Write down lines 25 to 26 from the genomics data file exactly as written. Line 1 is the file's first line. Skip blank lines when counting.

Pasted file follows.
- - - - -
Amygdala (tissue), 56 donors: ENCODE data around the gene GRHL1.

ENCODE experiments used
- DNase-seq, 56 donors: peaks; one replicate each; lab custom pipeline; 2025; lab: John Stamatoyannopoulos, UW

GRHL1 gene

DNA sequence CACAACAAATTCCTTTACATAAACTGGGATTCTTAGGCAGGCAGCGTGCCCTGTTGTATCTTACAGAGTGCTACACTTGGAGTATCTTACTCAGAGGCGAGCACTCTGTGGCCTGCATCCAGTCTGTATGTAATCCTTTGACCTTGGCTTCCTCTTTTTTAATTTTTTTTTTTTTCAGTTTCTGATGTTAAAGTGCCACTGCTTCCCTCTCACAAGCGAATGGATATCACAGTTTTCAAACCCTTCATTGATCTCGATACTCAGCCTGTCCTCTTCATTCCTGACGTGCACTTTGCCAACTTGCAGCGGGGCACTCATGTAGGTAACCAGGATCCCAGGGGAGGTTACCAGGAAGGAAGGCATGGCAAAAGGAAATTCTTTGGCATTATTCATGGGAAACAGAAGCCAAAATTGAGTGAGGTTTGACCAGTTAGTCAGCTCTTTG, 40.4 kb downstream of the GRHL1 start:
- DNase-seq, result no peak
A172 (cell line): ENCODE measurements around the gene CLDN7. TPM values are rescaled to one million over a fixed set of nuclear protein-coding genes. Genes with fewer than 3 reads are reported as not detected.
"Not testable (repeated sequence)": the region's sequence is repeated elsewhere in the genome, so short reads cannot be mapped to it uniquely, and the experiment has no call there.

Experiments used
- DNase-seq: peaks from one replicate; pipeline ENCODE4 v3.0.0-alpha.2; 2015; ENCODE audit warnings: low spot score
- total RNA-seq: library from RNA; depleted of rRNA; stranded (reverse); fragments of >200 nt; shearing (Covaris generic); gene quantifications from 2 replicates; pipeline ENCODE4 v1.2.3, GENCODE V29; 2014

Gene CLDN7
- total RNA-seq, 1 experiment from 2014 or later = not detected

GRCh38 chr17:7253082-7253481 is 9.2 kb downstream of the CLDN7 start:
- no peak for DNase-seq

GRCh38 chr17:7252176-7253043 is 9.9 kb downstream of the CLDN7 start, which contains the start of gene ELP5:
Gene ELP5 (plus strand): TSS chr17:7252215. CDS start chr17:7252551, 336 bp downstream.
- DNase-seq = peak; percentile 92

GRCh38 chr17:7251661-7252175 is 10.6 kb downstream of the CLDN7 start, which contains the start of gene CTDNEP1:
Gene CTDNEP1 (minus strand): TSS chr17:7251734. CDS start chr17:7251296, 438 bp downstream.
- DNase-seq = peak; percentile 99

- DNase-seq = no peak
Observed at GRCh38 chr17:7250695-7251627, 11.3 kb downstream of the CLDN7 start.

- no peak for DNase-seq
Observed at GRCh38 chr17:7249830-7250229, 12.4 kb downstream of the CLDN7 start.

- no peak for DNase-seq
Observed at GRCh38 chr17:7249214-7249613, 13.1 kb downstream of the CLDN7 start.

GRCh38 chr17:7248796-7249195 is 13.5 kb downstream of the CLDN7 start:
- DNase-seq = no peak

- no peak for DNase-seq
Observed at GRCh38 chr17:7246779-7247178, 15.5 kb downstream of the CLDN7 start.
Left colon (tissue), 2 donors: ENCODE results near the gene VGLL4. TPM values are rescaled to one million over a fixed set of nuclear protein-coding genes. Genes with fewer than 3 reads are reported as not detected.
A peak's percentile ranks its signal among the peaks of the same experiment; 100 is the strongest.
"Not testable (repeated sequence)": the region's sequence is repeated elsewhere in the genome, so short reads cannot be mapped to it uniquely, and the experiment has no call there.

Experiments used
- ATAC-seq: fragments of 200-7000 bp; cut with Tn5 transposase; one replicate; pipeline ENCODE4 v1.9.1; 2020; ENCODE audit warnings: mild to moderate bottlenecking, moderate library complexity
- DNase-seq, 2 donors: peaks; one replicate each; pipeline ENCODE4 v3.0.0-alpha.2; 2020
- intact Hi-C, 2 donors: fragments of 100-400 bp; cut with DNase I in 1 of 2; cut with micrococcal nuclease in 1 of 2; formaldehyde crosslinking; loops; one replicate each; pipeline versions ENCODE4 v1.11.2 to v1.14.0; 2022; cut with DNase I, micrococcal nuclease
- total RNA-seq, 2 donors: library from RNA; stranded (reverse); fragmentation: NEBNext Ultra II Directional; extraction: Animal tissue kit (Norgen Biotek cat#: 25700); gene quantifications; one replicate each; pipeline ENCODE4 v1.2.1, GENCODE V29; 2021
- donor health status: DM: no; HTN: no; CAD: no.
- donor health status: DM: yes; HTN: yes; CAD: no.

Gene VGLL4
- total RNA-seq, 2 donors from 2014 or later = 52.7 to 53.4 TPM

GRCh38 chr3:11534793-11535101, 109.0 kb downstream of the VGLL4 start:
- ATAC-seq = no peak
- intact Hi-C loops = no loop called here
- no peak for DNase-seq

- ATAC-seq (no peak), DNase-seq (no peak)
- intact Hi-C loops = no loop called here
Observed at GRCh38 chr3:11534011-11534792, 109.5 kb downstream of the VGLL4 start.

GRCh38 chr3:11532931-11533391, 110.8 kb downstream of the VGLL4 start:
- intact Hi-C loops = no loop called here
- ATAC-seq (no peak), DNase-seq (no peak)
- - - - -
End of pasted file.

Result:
Observed at GRCh38 chr17:7249830-7250229, 12.4 kb downstream of the CLDN7 start.

- no peak for DNase-seq